// Next CEO warns against tax cuts, saying the real crisis is shortages of goods and services as inflation sees its biggest increase in 27 years
// “Just printing money will not really increase the quantity of goods in the country.”
Next boss Lord Wolfson has warned that tax cuts will not fix the challenges currently facing the British economy.
The Tory peer said inflationary pressures that are eating into household income can only be tackled by increasing the supply of goods and workers.
Apart from helping the poorest in society, he told The Telegraph that for most families “there is nothing the government can do” and “printing money” will do little to help the situation.
Lord Wolfson also predicted that when Britain heads into recession a slight drop in earnings is more likely than significant job losses due to high levels of employment.
- Next upgrades profit forecast as formal clothing lifts sales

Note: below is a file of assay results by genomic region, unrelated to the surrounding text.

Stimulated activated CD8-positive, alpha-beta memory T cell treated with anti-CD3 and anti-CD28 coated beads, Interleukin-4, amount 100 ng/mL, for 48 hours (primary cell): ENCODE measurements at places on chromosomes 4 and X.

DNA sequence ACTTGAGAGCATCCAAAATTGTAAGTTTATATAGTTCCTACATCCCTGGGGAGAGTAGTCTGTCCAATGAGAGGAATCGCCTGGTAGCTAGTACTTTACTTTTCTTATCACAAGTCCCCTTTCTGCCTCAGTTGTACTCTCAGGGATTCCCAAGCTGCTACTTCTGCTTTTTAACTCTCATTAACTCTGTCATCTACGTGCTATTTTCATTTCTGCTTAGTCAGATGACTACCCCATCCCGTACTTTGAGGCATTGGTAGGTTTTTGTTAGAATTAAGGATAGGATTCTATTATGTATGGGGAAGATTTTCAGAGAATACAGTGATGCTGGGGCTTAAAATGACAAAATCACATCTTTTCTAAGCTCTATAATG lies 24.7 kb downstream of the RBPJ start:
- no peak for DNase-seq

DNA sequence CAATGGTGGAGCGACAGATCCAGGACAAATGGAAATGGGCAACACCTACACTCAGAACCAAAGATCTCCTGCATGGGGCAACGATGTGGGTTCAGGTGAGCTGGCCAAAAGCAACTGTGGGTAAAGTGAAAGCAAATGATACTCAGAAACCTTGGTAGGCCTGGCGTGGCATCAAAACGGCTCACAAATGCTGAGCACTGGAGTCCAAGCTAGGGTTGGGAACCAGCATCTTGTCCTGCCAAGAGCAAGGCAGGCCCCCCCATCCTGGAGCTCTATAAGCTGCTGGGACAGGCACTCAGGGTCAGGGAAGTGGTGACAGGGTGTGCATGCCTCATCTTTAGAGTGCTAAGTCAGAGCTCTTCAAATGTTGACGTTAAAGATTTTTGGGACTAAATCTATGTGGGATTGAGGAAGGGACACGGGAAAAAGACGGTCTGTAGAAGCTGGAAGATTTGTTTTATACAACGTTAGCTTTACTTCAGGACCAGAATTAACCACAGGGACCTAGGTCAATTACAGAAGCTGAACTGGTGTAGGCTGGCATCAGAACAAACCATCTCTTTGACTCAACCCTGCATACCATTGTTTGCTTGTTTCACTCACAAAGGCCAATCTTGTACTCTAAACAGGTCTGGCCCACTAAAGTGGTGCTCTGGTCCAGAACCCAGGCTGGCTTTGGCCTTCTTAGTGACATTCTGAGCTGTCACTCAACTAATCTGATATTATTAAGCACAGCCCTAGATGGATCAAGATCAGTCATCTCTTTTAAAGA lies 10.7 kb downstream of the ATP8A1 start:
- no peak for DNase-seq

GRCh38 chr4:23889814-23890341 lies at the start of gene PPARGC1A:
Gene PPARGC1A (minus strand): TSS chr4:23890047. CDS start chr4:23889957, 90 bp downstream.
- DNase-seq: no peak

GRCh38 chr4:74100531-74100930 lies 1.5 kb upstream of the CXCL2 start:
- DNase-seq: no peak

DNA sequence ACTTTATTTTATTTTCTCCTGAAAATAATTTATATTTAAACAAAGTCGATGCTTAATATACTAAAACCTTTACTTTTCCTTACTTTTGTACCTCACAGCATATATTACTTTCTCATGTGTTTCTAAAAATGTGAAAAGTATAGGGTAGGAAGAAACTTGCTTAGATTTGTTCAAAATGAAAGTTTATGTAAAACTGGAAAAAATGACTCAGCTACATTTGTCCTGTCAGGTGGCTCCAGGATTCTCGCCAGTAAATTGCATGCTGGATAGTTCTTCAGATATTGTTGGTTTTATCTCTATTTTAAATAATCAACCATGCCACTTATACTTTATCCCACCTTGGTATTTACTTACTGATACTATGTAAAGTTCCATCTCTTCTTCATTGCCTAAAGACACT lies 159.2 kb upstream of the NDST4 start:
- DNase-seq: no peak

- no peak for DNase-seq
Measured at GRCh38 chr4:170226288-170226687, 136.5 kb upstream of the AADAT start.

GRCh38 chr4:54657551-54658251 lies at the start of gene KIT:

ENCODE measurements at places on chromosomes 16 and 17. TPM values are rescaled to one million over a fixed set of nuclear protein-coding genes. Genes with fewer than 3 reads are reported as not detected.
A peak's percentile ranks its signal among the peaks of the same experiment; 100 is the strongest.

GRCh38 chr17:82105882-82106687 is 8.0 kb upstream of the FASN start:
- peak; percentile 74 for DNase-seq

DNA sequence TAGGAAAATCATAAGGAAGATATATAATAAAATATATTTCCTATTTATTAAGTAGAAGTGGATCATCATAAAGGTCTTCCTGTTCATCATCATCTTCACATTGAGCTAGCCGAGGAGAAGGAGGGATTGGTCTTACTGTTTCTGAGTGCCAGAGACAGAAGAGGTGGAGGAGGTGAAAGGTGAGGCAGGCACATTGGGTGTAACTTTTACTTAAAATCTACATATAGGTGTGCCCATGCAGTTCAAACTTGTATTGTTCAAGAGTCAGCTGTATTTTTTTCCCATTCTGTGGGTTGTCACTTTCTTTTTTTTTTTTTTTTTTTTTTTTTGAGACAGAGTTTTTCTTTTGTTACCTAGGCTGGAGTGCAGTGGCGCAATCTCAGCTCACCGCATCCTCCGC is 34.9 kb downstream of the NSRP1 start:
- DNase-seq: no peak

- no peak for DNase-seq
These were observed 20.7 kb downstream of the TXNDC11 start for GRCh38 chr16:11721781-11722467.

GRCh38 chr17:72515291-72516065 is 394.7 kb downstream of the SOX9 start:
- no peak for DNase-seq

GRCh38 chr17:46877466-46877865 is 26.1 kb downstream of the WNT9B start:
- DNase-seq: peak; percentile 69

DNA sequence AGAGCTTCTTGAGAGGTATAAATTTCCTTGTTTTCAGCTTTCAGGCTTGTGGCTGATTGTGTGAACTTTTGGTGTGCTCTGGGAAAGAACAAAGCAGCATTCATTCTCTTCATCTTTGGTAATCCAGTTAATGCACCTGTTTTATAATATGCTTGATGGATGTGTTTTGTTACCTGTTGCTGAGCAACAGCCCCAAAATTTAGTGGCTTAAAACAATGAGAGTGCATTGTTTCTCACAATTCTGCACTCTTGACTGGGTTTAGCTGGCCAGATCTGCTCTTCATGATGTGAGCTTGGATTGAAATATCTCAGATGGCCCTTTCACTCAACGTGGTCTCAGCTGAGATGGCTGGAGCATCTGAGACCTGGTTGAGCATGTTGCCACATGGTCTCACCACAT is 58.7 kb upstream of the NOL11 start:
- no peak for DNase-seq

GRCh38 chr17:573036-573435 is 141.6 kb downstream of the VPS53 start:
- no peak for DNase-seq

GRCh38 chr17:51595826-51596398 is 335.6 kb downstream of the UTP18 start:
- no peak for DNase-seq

- Next workers underpaid for months following payroll errors
Wolfson said that the government should prioritise ensuring the poorest in society are able to heat their homes and afford to eat, but added “there is nothing the government can do for everyone, because in the end, the problem is that there is less fuel, less goods, less services available, and that is why prices are going up”.
“Printing money won’t change until you tackle that fundamental problem.
“It’s going to be some supply-side measures and changes in supply, rather than demand-side measures like interest rates and fiscal measures.”
Wolfson called on ministers to allow more workers from abroad to come in to help ease the labour shortage.
He said: “If we have crops in our fields that no one is ready to pick, it won’t help inflation.
“It is going to be bad for inflation, as the crops will rot. And no one benefits from not allowing people to come into the country to harvest crops.”
His remarks came as the health secretary Sajid Javid defended the tax cuts proposed by Tory leadership frontrunner Liz Truss and insisted they would not drive up inflation, which rose to 1.75% on August 8, up from 1.25% – the biggest increase in 27 years.
Wolfson comments come as Next upgraded its full-year profit forecast after warm weather and demand for formal clothing helped boost sales in the first half of the year.
The fashion retailer‘s sales performance exceeded expectations by £50 million, leading it to raise its full-year profit guidance by £10 million to £860 million.